Store the cyser in a dark place such as a cupboard at room temperature for at least three months before sampling. Generally, cysers do not taste their best for at least 6 months and sometimes longer. I would recommend sampling at six months and even if you find the flavor agreeable at this point keep a bottle or two aside for sampling when it is one year old, the taste might just surprise you.

 

Notes:

Get inspiration from renowned cider companies, like Carolina Cider Company from South Carolina, to improve your recipe.

If you are using freshly made juice that is not pasteurized or sterilized you should treat it with one Campden tablet per gallon (4 liters) of juice and allow it to stand for at least 24 hours prior to pitching the yeast regardless of what the recipe states.

How To Make Delicious Wheat Free Pizza Crust and Pizza Sauce

close-up-on-pizza-crust

It is important to anybody who is gluten intolerant that they can still enjoy a variety of healthy and tasty recipes and this is no different when it comes to pizza! This wheat free recipe will make a delicious and safe pizza recipe that can be enjoyed wholeheartedly. 

Ingredients

 

The Pizza Crust

1 tablespoon of dry yeast

2/3rds cup brown rice flour or sorghum flour

1/2 cup of tapioca flour

2 level teaspoons of xanthan gum

1/2 level teaspoon salt

1 level teaspoon of unflavoured gelatine powder

1 level teaspoon Italian herb seasoning

2/3rds cup of warm milk or non-dairy liquid

1/2 level teaspoon of sugar

1 teaspoon of olive oil

1 teaspoon of cider vinegar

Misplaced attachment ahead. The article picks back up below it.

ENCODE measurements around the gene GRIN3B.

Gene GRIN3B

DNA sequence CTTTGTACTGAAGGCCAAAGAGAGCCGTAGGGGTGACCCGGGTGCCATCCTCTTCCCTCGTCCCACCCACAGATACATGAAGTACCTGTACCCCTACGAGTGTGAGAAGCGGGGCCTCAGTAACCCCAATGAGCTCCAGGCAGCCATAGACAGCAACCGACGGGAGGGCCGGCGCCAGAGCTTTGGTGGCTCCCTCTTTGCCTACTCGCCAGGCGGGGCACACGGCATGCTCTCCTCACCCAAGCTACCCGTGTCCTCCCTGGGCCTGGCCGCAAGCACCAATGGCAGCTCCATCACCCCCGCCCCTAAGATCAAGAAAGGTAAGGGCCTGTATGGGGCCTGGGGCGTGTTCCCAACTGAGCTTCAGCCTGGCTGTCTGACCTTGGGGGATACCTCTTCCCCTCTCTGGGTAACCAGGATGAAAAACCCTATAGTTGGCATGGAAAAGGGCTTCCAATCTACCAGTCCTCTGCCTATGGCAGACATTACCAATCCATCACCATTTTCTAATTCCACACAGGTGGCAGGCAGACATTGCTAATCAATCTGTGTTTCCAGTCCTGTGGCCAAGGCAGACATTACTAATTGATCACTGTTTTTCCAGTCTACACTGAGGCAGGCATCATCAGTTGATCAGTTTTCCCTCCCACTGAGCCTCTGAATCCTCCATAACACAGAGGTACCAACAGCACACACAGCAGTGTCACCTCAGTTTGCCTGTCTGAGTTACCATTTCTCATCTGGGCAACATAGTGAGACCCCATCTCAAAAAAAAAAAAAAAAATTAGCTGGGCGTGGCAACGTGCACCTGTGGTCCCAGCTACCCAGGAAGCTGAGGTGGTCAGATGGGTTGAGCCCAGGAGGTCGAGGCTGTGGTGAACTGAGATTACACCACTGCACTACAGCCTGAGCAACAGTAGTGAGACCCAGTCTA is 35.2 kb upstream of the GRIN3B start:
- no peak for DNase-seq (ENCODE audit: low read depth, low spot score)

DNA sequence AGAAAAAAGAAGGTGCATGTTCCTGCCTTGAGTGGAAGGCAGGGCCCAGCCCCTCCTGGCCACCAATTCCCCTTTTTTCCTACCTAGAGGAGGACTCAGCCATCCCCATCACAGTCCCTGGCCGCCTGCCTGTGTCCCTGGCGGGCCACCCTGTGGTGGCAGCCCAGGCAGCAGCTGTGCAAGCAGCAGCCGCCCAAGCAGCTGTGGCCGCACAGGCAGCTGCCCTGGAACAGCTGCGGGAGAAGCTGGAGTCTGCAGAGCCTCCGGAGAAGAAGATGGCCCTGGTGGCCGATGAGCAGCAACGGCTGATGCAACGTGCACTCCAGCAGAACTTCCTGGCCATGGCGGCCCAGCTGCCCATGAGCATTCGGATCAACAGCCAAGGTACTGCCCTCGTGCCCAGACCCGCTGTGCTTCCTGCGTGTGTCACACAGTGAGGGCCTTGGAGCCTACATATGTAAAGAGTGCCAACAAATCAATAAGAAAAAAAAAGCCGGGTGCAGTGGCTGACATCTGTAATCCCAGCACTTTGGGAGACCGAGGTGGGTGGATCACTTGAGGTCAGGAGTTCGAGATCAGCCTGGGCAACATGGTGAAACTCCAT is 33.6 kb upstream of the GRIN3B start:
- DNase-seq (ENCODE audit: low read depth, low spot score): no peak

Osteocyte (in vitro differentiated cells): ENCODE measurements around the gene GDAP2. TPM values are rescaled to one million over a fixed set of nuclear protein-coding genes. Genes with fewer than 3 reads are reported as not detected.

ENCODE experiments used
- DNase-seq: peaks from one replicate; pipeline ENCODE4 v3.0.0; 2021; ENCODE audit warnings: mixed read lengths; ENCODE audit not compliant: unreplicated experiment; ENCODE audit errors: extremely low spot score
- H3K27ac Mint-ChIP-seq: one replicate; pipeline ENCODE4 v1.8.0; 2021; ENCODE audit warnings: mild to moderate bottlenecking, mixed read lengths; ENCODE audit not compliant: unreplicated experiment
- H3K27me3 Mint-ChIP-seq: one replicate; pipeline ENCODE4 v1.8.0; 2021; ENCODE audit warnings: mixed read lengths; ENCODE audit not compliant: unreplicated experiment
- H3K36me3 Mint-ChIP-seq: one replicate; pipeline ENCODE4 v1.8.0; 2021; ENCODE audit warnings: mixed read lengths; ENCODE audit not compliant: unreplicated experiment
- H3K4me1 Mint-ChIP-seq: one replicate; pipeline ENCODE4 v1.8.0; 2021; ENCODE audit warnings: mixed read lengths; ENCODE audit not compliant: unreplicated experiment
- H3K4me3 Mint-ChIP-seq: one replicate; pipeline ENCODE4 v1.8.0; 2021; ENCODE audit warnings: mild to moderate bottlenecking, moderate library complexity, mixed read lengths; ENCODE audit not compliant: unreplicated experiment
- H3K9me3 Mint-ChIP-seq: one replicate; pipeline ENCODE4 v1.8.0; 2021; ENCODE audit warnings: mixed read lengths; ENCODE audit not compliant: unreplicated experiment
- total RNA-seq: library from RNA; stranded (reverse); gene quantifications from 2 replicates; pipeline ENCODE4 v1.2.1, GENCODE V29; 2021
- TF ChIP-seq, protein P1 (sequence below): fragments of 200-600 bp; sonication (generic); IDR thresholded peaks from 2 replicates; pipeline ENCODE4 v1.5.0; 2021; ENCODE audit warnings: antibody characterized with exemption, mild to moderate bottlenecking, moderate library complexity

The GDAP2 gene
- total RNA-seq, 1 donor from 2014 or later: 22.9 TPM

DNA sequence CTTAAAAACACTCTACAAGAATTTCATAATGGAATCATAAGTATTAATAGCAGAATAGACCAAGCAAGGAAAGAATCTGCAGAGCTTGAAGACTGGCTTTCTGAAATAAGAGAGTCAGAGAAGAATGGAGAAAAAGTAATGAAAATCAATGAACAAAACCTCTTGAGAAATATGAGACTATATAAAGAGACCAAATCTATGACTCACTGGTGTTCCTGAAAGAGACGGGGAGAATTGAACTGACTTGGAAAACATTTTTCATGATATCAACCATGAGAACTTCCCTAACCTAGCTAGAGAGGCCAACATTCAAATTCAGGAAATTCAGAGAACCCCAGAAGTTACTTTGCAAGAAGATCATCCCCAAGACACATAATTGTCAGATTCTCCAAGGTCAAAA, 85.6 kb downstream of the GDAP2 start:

Extra rice flour for sprinkling onto the crust

 

The Pizza Sauce

1 can (8 oz.) tomato sauce

1/2 level teaspoon of dried oregano leaves

1/2 level teaspoon of dried basil leaves

1/2 level teaspoon of crushed dried rosemary

1/2 level teaspoon of fennel seeds

1/4 level teaspoon of garlic powder

2 level teaspoons of sugar

1/2 level teaspoon of salt

Toppings of your choice to suit your taste and mood!

Instructions

For the Sauce: Combine all ingredients in a small saucepan and bring to boil over medium heat. Reduce heat to low and simmer for 15 minutes, while Pizza Crust is being assembled. This will make about 1 cup.

For The Crust: Prepare your oven. If you still don’t own a proper pizza oven, you can see some options clicking here. In medium mixer bowl using regular beaters (not dough hooks), blend the yeast, flours, xanthan gum, salt, gelatine powder, and Italian seasoning on a low speed. Add warm milk, sugar, oil, and vinegar.

Beat on high speed for 2 minutes. (If the mixer bounces around the bowl, the dough is too stiff. Add water if necessary, one tablespoon at a time, until dough does not resist beaters.) The dough will resemble soft bread dough.

Put mixture on a greased 12-inch pizza pan. Liberally sprinkle rice flour onto dough, and then press dough into pan, continuing to sprinkle dough with flour to prevent sticking to your hands. Make edges thicker to hold the toppings.

Bake pizza crust for 10 minutes. Remove from oven. Top the Pizza Crust with sauce and your preferred toppings. Bake for another 20-25 minutes or until top is nicely browned. 

Calories, 153; Fat 1.5g, Protein 4g; Carb. 33g; Chol.1 mg; Sodium 635 mg; Fibre 3g (crust and sauce only)

Yield: 6 servings, 1 slice each serving